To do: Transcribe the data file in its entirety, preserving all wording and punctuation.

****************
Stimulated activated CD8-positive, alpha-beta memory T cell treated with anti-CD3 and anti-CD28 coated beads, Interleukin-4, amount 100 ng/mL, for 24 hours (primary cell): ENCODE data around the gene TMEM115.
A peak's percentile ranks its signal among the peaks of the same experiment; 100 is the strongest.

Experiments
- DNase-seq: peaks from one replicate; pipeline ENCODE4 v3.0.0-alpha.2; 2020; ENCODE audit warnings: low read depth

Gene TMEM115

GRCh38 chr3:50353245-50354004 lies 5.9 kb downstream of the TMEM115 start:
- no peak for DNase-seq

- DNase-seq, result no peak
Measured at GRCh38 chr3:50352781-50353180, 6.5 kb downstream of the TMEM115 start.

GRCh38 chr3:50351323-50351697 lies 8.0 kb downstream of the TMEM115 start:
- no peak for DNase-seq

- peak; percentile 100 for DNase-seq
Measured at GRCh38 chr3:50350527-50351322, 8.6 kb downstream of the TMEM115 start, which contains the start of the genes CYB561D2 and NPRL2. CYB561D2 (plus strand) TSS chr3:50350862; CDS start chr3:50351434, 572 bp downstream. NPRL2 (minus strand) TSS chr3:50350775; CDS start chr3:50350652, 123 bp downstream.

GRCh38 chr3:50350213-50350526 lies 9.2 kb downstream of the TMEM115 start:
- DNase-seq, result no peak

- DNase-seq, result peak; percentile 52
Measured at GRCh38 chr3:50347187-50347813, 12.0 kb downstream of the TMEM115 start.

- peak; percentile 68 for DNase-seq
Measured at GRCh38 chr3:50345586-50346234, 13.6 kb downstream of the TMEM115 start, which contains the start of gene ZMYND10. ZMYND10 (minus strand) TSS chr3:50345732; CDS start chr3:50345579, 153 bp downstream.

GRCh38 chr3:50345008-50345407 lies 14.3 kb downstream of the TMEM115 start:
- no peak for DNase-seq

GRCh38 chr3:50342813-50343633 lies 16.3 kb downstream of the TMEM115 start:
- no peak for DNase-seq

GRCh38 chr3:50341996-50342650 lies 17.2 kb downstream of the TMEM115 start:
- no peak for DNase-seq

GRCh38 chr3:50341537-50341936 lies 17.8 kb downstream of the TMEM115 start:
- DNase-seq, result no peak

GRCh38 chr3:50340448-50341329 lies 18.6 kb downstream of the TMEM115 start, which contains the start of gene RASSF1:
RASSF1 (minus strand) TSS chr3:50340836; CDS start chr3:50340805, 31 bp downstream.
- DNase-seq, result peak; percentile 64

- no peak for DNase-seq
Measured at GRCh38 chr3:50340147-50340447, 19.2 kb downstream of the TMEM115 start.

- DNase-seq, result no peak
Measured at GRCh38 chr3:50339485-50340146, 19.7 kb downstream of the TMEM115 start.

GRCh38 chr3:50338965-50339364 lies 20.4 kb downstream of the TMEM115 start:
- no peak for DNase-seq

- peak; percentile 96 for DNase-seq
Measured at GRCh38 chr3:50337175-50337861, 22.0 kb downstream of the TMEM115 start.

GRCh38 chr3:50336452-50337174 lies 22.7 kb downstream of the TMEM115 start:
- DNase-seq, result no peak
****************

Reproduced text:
Stimulated activated CD8-positive, alpha-beta memory T cell treated with anti-CD3 and anti-CD28 coated beads, Interleukin-4, amount 100 ng/mL, for 24 hours (primary cell): ENCODE data around the gene TMEM115.
A peak's percentile ranks its signal among the peaks of the same experiment; 100 is the strongest.

Experiments
- DNase-seq: peaks from one replicate; pipeline ENCODE4 v3.0.0-alpha.2; 2020; ENCODE audit warnings: low read depth

Gene TMEM115

GRCh38 chr3:50353245-50354004 lies 5.9 kb downstream of the TMEM115 start:
- no peak for DNase-seq

- DNase-seq, result no peak
Measured at GRCh38 chr3:50352781-50353180, 6.5 kb downstream of the TMEM115 start.

GRCh38 chr3:50351323-50351697 lies 8.0 kb downstream of the TMEM115 start:
- no peak for DNase-seq

- peak; percentile 100 for DNase-seq
Measured at GRCh38 chr3:50350527-50351322, 8.6 kb downstream of the TMEM115 start, which contains the start of the genes CYB561D2 and NPRL2. CYB561D2 (plus strand) TSS chr3:50350862; CDS start chr3:50351434, 572 bp downstream. NPRL2 (minus strand) TSS chr3:50350775; CDS start chr3:50350652, 123 bp downstream.

GRCh38 chr3:50350213-50350526 lies 9.2 kb downstream of the TMEM115 start:
- DNase-seq, result no peak

- DNase-seq, result peak; percentile 52
Measured at GRCh38 chr3:50347187-50347813, 12.0 kb downstream of the TMEM115 start.

- peak; percentile 68 for DNase-seq
Measured at GRCh38 chr3:50345586-50346234, 13.6 kb downstream of the TMEM115 start, which contains the start of gene ZMYND10. ZMYND10 (minus strand) TSS chr3:50345732; CDS start chr3:50345579, 153 bp downstream.

GRCh38 chr3:50345008-50345407 lies 14.3 kb downstream of the TMEM115 start:
- no peak for DNase-seq

GRCh38 chr3:50342813-50343633 lies 16.3 kb downstream of the TMEM115 start:
- no peak for DNase-seq

GRCh38 chr3:50341996-50342650 lies 17.2 kb downstream of the TMEM115 start:
- no peak for DNase-seq

GRCh38 chr3:50341537-50341936 lies 17.8 kb downstream of the TMEM115 start:
- DNase-seq, result no peak

GRCh38 chr3:50340448-50341329 lies 18.6 kb downstream of the TMEM115 start, which contains the start of gene RASSF1:
RASSF1 (minus strand) TSS chr3:50340836; CDS start chr3:50340805, 31 bp downstream.
- DNase-seq, result peak; percentile 64

- no peak for DNase-seq
Measured at GRCh38 chr3:50340147-50340447, 19.2 kb downstream of the TMEM115 start.

- DNase-seq, result no peak
Measured at GRCh38 chr3:50339485-50340146, 19.7 kb downstream of the TMEM115 start.

GRCh38 chr3:50338965-50339364 lies 20.4 kb downstream of the TMEM115 start:
- no peak for DNase-seq

- peak; percentile 96 for DNase-seq
Measured at GRCh38 chr3:50337175-50337861, 22.0 kb downstream of the TMEM115 start.

GRCh38 chr3:50336452-50337174 lies 22.7 kb downstream of the TMEM115 start:
- DNase-seq, result no peak